Scientists at the Tufts School of Engineering and at the University of Illinois have created simple electronic devices that harmlessly dissolve after a set period of time. The scientists call their invention transient electronics, devices which could have a huge impact on medical devices and on the environment in general. Future computers could melt in your mouth and in your hand. Or anywhere else for that matter.
The devices were made using silicon components that are only “tens of nanometers thick.” These components are then encased in sheets of silk protein. This silk casing can be tweaked to determine the lifespan of the device, and the scientists say the range could be anywhere from minutes to years. Here’s a short video showing how these circuits could dissolve in water.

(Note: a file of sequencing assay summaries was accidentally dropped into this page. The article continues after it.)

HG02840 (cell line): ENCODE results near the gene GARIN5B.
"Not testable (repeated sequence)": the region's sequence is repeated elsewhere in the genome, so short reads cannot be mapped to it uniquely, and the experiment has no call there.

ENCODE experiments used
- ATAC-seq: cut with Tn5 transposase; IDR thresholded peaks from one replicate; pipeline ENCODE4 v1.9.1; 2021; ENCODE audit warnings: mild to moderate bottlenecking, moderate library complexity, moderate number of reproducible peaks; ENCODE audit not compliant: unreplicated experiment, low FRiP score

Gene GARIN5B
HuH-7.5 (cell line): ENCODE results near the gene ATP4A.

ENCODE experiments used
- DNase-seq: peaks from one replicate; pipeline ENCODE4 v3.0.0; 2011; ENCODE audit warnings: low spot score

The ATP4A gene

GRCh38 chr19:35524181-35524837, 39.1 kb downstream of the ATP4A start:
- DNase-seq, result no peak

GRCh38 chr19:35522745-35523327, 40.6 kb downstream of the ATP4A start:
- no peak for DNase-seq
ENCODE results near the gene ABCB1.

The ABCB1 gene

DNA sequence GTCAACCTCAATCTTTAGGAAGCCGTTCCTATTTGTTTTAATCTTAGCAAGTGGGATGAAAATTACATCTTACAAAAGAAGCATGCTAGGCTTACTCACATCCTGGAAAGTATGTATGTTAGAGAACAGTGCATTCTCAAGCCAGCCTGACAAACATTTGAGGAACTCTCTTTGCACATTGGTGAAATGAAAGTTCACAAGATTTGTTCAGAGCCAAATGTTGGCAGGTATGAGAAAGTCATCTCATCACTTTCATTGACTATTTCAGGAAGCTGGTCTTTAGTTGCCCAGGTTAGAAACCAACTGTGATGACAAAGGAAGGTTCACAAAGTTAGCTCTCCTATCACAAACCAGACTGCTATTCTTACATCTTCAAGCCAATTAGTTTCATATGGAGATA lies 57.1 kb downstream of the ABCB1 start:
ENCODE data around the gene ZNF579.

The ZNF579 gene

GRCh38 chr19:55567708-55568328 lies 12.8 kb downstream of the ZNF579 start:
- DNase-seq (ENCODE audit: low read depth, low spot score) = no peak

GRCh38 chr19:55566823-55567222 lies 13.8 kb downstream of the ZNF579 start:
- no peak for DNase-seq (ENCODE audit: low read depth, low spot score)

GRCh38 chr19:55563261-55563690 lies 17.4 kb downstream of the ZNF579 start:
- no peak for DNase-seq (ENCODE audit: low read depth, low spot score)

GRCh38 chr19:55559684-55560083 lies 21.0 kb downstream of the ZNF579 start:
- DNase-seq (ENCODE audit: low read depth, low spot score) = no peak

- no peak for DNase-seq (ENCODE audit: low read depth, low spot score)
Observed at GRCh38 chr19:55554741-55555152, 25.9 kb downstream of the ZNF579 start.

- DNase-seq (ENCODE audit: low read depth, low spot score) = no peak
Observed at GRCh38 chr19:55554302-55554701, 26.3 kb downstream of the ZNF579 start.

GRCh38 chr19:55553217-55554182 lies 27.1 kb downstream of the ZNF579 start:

This breakthrough could lead to medical devices that can be safely left in a patient’s body (and eventually decompose) as well as consumer devices that eventually dissolve instead of piling up in landfills.